A thoracic aortic aneurysm occurs when the part of the aorta that passes through the chest weakens and has an abnormal widening or ballooning.
Physicians at the University of Maryland Medical Center's Center for Aortic Disease are specially-equipped to treat thoracic aortic aneurysms.
Q: What causes thoracic aortic aneurysms?
The exact trigger for the development of thoracic aortic aneurysms is unclear and remains the focus of ongoing research at the Center for Aortic Disease.
However, one of the common causes of thoracic aortic aneurysm is atherosclerosis – a buildup of fatty plaque causing hardening of the arteries. This is often seen in people with high cholesterol, long-term high blood pressure and smokers.
Thoracic aortic aneurysms are also seen in patients with genetic syndromes such as Marfan syndrome, Ehlers-Danlos Syndrome, Loeys-Dietz syndrome, and Turner syndrome.
Inflammation of the aorta, injury from falls or motor vehicle accidents, and untreated syphilis are other causes. In 20 percent of all thoracic aortic aneurysm cases, thoracic aortic aneurysm occurs in the family with no other cause.
Q: How is a thoracic aortic aneurysm diagnosed?
Thoracic aortic aneurysms often show no symptoms and are usually detected during other tests. In some instances, it can be detected on a routine x-ray. A CT scan or an MRI scan can provide more information.
Q: Why does this make people sick?
Thoracic aortic aneurysms usually grow slowly over many years. Most people will not have any symptoms until aneurysms are very large or until they begin to leak.
A tear in the aorta (a rupture) can result in sudden, severe, sharp or tearing pain in the chest, back, neck, arm or between the shoulder blades. The leak of blood can often result in very low blood pressure or death if not immediately treated at a hospital. Other symptoms may include nausea, vomiting, clammy skin, a rapid heart rate, or a sense of impending doom. When thoracic aortic aneurysms become considerably large, it can compress nearby structures and cause hoarseness, difficulty swallowing, or difficulty breathing. The risk of rupture also increases as the aneurysm grows.
Q: How are thoracic aortic aneurysms treated?
The treatment of thoracic aortic aneurysms is determined by the size of the aneurysm, the presence and severity of symptoms, and the risk of surgery to the patient.
Regular monitoring: Smaller aneurysms do not require surgery, but close observation is necessary to monitor its growth. Depending on the size of the aneurysm, a CT scan or MRI should be done every 1-2 years (depending on the direction of your vascular surgeon) to check the status and growth of the aneurysm.
Surgery: A surgical procedure is necessary when the risk of the aorta tearing open (a rupture) is greater than the risks from surgery, or when there is evidence of an impending rupture. There are two types of surgical procedures: open surgery and endovascular surgery.
- Open Surgical Repair of the Aorta: A procedure known as open thoracic aortic repair is done under general anesthesia. A cardiovascular surgeon will perform this by making an incision along the side of the chest and then use special surgical tools to stop the blood flow in the aorta above and below the aneurysm. This may require use of a heart-lung bypass machine. The section of the aorta with the aneurysm is then replaced with an artificial graft (a durable fabric tube). The graft is sewn in place with fine stitches and the incision is then closed. Patients are monitored in the intensive care unit (ICU) after the surgery and will usually require a hospital stay of at least 7-14 days.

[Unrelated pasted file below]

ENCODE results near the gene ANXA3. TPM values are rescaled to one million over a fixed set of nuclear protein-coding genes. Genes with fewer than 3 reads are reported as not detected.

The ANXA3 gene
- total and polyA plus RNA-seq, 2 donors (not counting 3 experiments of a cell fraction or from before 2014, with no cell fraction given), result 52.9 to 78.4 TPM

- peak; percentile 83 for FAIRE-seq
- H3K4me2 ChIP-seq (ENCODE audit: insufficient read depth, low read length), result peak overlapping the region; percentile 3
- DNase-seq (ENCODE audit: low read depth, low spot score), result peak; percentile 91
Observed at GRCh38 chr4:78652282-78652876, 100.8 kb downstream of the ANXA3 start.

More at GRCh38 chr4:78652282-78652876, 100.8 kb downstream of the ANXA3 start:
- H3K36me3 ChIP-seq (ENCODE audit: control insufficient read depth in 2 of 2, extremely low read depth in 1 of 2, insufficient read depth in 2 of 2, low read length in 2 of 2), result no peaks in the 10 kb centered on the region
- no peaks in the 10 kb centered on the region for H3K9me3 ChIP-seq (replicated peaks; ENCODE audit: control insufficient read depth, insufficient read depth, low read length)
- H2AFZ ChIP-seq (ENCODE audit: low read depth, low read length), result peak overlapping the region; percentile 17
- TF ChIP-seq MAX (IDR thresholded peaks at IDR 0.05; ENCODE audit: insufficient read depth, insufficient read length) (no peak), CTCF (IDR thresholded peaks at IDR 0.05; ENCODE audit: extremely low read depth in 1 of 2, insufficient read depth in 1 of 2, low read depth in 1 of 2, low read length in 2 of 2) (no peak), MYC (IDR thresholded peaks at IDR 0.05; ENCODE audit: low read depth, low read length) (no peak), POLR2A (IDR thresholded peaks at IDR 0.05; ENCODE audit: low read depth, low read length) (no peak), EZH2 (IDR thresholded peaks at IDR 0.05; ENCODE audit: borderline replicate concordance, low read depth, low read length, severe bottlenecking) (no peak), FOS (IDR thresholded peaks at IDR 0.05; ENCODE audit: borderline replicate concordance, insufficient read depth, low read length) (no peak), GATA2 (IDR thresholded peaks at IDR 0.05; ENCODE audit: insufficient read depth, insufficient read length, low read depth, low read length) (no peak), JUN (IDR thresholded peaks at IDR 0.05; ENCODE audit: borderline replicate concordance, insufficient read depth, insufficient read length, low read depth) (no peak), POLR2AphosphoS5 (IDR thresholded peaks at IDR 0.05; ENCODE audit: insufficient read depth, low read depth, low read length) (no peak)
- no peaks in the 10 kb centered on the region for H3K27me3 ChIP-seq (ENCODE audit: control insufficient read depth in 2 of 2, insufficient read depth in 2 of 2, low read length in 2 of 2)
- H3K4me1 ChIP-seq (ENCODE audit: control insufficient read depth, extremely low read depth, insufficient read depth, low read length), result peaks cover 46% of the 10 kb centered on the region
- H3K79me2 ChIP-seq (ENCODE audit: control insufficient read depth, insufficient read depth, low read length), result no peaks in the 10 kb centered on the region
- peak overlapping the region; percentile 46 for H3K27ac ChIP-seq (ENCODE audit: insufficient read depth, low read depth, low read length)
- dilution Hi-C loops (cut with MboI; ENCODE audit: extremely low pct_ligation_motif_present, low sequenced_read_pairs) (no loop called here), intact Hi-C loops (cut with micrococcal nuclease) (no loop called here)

- Endovascular treatment: A procedure known as a thoracic endovascular aortic repair (TEVAR) is done under general anesthesia. A cardiovascular surgeon will perform this by making an incision in the groin, followed by inserting and deploying a fabric-covered metal or plastic tube (called a stent) at the site of the aneurysm. This stent graft will provide a new pathway for the blood flow at the site of the aneurysm. It will also prevent further expansion of the aneurysm and will keep the aorta from rupturing. Patients are closely monitored after surgery and usually have shorter hospital stays than with an open repair. This procedure usually requires a much shorter hospital stay than conventional surgery. This technique requires continued monitoring with every 6-12 months following discharge from the hospital to look for problems with the stent graft. However, not everyone is a candidate for the endovascular treatment.
Q: What is the long-term outcome for patients with thoracic aortic aneurysms?
The long-term outcome for patients with a thoracic aortic aneurysm depends on control of other medical problems such as smoking and tobacco use, high level ls of bad cholesterol, heart disease, and high blood pressure.
Development of another aneurysm after the operation (elsewhere in the chest or in the abdomen) is not uncommon in people who have been treated for a thoracic aortic aneurysm. For this reason, in addition to stopping smoking, taking your prescribed medicine and staying healthy, regular follow-up imaging studies must be performed according to your cardiovascular surgeon’s recommendations.
The outcome is often good if you have the surgery to repair the aneurysm before it ruptures. When a thoracic aortic aneurysm begins to tear or rupture, it is a medical emergency. Very few people survive a rupture of the thoracic aorta.